SEC newcomers find fast success

On Saturday night, Missouri will host Texas A&M. If the Tigers beat the Aggies, they'll go to Atlanta to face the winner of Alabama-Auburn in the SEC championship game.

Stop for a second and read that paragraph again. Think about what all the talk was two years ago when both programs decided to leave the Big 12 for the Southeastern Conference. Some critics thought it would take years for the programs to become competitive in the league, which is known for producing BCS national champions (it claims the last seven) but in just its second year, Missouri is in position to compete for a championship and Texas A&M has had solid success of its own.

For the No. 5 Tigers (10-1), it's simple. Win and they go to Atlanta. Lose and South Carolina goes, by virtue of head-to-head tiebreaker. Missouri controls its own destiny, as it has since the Tigers vaulted to the top of the SEC East.

"It's all about us," Missouri coach Gary Pinkel told reporters Monday. "That has kind of been the theme we've had this whole year."

Each team has had different fortunes in its first two seasons. Missouri, which some thought might have the quicker success, struggled in its first SEC campaign. The Tigers were riddled with injuries and finished 5-7 (2-6 in league play), and it appeared that the road ahead might be a hard one.

Meanwhile the Aggies experienced smashing success, going 11-2 led by the most captivating player in college football, quarterback Johnny Manziel, who won the Heisman Trophy. Quite a dichotomy for the two SEC newbies.

But something interesting happened this year for the Tigers. Though they have been banged up some, it hasn't been nearly as much as it was a year ago. Missouri breezed through its nonconference schedule, which wasn't exactly taxing, and as the Tigers got into conference play, outsiders wondered how good they really were.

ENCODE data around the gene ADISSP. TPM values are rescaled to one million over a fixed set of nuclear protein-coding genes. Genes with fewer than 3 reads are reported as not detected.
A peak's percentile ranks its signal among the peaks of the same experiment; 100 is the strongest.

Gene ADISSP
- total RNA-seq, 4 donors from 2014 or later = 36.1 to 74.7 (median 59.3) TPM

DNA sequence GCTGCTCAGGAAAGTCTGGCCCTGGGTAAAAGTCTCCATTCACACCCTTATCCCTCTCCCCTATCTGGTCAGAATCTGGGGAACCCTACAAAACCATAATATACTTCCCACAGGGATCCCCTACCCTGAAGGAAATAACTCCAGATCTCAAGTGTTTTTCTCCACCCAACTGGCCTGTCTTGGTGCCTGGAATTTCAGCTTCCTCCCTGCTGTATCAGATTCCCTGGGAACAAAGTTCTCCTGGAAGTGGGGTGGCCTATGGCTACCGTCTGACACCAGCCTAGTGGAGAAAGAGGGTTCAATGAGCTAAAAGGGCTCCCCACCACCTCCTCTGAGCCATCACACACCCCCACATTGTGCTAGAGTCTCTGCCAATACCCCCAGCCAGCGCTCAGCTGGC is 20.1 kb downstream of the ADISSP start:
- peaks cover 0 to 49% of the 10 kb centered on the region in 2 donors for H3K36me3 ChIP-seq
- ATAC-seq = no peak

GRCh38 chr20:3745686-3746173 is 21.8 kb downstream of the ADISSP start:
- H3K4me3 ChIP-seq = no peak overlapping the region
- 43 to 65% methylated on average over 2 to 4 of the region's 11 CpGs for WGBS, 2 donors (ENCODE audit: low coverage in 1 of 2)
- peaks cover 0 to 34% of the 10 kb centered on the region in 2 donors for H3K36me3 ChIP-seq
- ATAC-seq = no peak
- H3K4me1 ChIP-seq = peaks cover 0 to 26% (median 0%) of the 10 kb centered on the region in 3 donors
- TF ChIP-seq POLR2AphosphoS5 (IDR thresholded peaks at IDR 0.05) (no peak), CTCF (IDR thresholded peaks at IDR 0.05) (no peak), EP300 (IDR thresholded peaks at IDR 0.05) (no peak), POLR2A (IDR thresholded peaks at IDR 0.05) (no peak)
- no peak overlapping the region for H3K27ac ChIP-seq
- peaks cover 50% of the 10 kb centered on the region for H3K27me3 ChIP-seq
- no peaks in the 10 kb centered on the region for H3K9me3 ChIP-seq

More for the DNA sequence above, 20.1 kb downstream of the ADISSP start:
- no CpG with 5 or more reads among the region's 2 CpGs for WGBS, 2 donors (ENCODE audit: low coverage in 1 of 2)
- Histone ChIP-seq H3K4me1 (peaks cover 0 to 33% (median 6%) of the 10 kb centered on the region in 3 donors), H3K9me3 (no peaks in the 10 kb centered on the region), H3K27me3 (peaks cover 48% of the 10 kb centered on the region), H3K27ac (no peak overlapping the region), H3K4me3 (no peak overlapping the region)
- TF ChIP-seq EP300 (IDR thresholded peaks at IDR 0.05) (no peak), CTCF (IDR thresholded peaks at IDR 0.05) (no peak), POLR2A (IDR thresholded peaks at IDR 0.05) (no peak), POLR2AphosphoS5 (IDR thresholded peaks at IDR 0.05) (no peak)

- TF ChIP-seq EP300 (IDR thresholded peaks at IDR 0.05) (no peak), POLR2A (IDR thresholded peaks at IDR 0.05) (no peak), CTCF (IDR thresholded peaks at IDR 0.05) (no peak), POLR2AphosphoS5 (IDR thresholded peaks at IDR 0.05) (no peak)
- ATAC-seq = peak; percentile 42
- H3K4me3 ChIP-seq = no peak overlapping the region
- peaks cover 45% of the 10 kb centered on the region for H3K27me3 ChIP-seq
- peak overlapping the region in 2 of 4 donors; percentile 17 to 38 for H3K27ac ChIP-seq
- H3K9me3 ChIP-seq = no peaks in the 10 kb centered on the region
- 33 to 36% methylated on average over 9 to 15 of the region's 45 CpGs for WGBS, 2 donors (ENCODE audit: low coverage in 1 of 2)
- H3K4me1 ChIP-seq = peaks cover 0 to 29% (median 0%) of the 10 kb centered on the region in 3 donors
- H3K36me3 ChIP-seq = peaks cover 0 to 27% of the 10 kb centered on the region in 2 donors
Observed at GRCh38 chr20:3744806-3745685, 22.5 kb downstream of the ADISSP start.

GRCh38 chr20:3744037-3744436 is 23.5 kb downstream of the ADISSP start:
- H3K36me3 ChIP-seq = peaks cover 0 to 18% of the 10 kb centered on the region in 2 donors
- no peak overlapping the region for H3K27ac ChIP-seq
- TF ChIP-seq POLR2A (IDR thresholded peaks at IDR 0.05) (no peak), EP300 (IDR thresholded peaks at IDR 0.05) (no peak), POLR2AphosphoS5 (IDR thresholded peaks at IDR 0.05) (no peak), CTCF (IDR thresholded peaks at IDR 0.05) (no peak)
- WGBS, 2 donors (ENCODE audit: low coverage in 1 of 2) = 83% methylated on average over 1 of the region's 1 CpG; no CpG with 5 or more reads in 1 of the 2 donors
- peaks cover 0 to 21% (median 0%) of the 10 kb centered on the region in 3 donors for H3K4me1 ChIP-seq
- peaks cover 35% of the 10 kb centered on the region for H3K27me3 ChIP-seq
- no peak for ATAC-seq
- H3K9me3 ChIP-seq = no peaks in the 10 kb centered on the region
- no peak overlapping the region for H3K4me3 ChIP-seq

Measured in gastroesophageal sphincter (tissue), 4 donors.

Each week, Missouri added an SEC victory. Then came the qualifiers. They beat then-No. 7 Georgia in Athens, but the Bulldogs were depleted by injuries. They beat then-No. 22 Florida, but the Gators had even more injuries than Georgia.

South Carolina's come-from-behind 27-24 overtime win in Columbia, Mo., made some wonder if the Tigers would slip, but instead, they've responded with three straight wins and put themselves in position to achieve something special.

"We don't like anything given to us," sophomore center Evan Boehm said Monday. "We knew coming into this year nothing was going to be given to us. All the other teams this year had injuries like we had last year. They counted us out, but we are coming out right now and we are focused on what is in front of us and that is Texas A&M."

The chance the Tigers earned is one some believed the Aggies might just have a chance to coming into the 2013 season -- playing for a chance to win their division championship. But an early loss to No. 1 Alabama hindered the Aggies' chances at SEC West title contention, and later a loss to Auburn virtually eliminated it. The No. 21 Aggies (8-3) are now mathematically out of the picture, and out of the picture for a BCS bowl as well, something they still had hopes of sneaking into before Saturday's loss to LSU.

Youth and inexperience on a struggling defense have been the roots of the Aggies' struggles in losses -- and even some wins -- but Saturday everything looked rough. Texas A&M's hope is to close out the season on a winning note while spoiling the Tigers' championship chances. And though Manziel could enter the NFL draft after this season, the foundation appears to be solid for future success in the league for Texas A&M.

Either way, both programs have made waves and a significant impact on the SEC in their first two seasons, much faster than most anticipated. It all illustrates how quickly fortunes can change, even in the league of champions.